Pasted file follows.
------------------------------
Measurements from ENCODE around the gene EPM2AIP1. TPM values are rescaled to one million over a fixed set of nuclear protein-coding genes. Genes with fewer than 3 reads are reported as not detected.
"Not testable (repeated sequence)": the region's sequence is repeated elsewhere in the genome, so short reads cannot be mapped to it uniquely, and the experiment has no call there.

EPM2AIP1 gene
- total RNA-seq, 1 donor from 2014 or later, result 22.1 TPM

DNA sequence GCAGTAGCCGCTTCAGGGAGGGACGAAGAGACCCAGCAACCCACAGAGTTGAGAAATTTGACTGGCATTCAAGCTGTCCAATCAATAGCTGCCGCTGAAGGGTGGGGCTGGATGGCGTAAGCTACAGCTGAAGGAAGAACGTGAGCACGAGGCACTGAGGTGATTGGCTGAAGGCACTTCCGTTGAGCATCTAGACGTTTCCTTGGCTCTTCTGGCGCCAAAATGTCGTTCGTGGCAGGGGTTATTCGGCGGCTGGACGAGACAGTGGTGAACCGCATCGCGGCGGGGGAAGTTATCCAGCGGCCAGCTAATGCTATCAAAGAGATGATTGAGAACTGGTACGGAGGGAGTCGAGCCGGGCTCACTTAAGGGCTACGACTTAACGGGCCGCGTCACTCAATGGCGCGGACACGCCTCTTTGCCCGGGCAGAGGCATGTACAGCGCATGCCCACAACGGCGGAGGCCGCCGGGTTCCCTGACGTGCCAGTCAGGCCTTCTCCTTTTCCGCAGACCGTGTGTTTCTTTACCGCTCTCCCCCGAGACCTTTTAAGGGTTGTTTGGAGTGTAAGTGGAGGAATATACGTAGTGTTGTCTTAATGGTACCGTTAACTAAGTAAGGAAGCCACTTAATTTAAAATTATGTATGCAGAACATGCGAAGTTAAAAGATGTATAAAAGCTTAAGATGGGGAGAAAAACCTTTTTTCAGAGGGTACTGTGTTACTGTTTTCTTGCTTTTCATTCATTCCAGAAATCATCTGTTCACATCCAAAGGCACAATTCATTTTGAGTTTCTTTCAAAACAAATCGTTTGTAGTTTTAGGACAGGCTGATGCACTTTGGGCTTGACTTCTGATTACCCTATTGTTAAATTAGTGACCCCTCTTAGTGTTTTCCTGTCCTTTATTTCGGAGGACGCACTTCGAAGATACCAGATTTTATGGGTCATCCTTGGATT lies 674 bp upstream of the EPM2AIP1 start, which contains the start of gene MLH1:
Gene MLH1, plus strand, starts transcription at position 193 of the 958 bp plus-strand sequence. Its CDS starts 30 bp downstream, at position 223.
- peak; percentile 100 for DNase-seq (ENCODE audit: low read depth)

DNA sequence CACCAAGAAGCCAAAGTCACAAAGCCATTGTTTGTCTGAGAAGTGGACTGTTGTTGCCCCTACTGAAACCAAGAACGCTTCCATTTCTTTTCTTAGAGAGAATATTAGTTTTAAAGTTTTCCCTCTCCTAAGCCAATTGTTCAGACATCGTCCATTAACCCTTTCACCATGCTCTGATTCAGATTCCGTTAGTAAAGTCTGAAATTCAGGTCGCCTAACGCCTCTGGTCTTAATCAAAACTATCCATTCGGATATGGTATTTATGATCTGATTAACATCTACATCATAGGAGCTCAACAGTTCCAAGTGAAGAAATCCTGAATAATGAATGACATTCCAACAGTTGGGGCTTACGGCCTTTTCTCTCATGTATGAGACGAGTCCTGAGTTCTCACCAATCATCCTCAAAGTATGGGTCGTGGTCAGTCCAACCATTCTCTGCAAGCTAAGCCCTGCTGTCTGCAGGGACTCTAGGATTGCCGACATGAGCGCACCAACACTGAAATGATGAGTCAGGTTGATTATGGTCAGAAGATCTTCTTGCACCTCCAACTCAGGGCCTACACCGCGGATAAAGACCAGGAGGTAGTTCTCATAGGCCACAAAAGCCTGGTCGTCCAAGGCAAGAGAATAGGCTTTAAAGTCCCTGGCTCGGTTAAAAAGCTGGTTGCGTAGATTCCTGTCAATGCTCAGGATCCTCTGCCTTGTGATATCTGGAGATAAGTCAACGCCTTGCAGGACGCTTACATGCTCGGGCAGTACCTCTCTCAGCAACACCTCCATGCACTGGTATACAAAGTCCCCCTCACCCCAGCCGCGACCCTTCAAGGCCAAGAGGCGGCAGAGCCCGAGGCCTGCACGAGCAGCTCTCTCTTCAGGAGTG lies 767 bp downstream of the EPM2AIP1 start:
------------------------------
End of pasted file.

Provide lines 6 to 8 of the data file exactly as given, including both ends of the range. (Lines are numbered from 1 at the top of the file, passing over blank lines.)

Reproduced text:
Gene MLH1, plus strand, starts transcription at position 193 of the 958 bp plus-strand sequence. Its CDS starts 30 bp downstream, at position 223.
- peak; percentile 100 for DNase-seq (ENCODE audit: low read depth)

DNA sequence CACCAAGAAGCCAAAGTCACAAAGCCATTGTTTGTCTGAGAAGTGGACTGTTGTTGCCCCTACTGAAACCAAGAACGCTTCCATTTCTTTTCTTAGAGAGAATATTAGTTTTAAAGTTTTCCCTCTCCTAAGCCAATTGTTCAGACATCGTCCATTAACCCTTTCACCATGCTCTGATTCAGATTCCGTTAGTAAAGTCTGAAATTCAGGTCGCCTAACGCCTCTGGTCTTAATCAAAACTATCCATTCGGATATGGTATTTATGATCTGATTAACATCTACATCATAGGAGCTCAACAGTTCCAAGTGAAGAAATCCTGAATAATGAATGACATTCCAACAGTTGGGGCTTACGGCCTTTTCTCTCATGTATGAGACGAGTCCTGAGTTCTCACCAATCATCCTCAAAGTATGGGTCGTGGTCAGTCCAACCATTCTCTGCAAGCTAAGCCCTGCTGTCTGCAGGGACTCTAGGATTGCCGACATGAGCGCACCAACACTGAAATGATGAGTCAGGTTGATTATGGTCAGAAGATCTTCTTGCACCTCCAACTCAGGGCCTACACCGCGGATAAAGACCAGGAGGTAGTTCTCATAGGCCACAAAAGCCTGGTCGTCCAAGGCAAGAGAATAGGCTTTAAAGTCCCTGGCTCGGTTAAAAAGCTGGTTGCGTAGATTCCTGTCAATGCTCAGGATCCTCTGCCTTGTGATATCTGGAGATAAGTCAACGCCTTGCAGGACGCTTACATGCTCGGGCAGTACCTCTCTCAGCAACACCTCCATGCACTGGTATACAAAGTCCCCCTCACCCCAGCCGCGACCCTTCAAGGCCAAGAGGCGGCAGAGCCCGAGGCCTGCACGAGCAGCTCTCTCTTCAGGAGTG lies 767 bp downstream of the EPM2AIP1 start: